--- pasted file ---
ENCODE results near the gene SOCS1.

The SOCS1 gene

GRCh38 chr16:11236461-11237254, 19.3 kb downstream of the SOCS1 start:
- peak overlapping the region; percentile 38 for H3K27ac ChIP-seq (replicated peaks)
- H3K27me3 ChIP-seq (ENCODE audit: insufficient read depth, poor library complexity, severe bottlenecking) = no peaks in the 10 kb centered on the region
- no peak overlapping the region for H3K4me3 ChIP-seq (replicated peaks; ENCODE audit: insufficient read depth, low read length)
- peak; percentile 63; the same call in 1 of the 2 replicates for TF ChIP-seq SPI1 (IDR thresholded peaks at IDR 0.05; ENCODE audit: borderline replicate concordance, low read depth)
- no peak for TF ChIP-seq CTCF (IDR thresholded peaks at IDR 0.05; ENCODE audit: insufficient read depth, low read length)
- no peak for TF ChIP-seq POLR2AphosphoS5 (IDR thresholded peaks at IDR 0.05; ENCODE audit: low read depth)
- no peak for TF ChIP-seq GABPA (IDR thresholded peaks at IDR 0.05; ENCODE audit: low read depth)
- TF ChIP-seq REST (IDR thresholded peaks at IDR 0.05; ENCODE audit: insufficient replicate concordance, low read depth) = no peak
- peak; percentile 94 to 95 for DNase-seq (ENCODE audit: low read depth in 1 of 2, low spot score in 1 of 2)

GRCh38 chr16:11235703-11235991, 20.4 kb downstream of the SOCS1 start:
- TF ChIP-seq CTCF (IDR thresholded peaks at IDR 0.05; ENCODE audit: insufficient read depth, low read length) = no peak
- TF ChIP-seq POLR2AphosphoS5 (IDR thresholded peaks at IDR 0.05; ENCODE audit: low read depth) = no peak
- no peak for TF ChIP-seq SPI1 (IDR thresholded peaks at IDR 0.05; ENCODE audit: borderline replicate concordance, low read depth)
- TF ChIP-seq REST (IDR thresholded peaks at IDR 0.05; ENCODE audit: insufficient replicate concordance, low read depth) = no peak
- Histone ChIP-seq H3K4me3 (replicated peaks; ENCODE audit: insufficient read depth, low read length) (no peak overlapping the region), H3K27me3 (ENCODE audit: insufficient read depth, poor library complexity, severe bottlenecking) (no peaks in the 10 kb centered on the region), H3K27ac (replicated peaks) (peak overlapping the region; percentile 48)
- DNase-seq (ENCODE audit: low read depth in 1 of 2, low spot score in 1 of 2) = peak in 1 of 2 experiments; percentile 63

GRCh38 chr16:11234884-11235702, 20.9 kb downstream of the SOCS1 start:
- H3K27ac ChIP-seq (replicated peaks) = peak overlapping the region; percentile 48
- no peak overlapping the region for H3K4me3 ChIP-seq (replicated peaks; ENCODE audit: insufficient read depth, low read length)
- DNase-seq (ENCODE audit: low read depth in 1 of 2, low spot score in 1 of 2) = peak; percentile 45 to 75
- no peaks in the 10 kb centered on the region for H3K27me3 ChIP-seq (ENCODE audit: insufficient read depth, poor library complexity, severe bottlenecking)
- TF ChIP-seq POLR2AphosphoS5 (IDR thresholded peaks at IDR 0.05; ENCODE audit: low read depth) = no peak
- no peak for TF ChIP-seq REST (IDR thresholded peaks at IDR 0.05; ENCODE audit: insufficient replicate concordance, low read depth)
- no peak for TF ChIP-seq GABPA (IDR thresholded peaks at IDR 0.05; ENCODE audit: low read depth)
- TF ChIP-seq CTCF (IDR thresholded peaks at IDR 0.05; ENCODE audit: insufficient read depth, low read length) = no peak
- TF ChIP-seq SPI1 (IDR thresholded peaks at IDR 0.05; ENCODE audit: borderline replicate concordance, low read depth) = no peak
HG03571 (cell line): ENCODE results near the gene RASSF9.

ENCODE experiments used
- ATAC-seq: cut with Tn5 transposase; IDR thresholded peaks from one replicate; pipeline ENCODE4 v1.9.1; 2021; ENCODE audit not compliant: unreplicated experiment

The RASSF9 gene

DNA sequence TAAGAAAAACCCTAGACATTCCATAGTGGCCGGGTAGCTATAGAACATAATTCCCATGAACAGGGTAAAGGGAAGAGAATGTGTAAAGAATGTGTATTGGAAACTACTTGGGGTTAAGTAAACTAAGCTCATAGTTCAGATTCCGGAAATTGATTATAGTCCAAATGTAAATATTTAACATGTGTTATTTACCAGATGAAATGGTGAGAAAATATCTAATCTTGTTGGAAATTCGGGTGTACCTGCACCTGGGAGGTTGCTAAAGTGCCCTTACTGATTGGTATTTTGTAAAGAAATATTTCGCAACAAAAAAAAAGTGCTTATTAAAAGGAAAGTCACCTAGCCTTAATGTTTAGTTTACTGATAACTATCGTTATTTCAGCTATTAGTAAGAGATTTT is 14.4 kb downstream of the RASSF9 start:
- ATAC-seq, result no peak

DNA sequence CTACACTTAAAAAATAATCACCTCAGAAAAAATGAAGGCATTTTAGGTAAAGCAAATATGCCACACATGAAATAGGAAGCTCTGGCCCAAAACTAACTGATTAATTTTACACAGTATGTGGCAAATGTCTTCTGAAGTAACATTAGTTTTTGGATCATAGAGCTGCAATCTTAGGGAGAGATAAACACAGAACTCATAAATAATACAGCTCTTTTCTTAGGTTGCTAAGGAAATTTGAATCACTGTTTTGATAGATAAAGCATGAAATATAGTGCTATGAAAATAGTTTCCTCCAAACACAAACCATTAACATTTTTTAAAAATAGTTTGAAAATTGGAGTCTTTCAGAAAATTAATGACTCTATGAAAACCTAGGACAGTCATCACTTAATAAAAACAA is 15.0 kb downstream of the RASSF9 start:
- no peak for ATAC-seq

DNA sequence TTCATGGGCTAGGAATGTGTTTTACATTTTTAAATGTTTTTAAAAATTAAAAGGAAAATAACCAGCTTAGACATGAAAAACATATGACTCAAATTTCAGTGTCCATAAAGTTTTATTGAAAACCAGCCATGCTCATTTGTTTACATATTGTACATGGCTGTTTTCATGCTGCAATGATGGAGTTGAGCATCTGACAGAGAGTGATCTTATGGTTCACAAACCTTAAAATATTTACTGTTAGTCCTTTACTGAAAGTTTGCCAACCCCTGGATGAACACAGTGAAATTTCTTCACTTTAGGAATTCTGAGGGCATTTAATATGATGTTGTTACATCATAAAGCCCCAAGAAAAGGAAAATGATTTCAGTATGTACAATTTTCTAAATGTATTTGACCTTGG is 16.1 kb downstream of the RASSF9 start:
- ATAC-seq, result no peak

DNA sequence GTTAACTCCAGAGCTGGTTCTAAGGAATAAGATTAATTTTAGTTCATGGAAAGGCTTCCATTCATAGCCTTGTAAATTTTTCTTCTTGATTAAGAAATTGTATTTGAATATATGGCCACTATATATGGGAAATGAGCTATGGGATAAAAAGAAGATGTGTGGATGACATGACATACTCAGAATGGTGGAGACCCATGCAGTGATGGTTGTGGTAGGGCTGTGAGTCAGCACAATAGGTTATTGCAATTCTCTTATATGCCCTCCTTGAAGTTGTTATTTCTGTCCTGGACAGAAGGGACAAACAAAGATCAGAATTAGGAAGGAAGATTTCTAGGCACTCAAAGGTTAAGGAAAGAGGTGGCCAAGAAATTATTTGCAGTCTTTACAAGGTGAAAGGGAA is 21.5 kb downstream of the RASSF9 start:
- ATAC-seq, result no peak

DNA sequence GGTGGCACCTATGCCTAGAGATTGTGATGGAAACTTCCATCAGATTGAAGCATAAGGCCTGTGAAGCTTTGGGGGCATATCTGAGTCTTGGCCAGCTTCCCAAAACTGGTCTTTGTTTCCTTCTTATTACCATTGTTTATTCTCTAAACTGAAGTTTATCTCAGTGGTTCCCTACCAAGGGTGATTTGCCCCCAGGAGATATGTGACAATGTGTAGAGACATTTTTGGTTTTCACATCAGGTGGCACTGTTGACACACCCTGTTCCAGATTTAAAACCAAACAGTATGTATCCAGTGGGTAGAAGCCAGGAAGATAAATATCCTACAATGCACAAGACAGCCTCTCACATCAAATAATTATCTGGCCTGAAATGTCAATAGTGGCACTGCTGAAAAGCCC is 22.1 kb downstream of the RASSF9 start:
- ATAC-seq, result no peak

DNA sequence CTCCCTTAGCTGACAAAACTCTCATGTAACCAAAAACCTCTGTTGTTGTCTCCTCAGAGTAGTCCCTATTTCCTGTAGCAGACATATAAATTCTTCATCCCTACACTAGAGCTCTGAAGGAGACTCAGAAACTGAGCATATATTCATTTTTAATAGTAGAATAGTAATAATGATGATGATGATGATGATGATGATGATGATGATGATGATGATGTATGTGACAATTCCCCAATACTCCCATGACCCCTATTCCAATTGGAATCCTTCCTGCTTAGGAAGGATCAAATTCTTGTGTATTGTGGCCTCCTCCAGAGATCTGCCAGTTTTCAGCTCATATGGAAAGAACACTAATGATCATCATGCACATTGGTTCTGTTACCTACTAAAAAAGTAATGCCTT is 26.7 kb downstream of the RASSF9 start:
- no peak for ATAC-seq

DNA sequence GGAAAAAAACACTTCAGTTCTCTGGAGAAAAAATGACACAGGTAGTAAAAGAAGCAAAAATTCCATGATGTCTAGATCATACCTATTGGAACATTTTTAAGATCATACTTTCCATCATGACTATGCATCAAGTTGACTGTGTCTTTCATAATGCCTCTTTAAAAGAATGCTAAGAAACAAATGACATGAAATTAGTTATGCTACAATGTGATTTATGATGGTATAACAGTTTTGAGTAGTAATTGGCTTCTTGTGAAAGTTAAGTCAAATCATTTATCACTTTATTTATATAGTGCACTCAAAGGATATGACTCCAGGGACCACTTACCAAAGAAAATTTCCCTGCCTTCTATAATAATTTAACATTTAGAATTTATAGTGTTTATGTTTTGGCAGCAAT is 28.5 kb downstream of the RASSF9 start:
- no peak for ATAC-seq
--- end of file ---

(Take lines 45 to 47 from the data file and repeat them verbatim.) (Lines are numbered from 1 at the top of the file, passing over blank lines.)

- no peak for ATAC-seq

DNA sequence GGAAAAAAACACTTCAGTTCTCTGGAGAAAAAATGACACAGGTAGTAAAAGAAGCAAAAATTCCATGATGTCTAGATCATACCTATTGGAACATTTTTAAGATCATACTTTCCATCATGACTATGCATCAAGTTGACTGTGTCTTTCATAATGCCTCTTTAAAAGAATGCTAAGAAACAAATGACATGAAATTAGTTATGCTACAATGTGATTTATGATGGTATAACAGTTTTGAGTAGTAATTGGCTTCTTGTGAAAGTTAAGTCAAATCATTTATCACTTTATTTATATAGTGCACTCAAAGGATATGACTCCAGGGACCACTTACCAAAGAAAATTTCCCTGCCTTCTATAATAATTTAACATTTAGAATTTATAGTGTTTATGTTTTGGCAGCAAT is 28.5 kb downstream of the RASSF9 start:
- no peak for ATAC-seq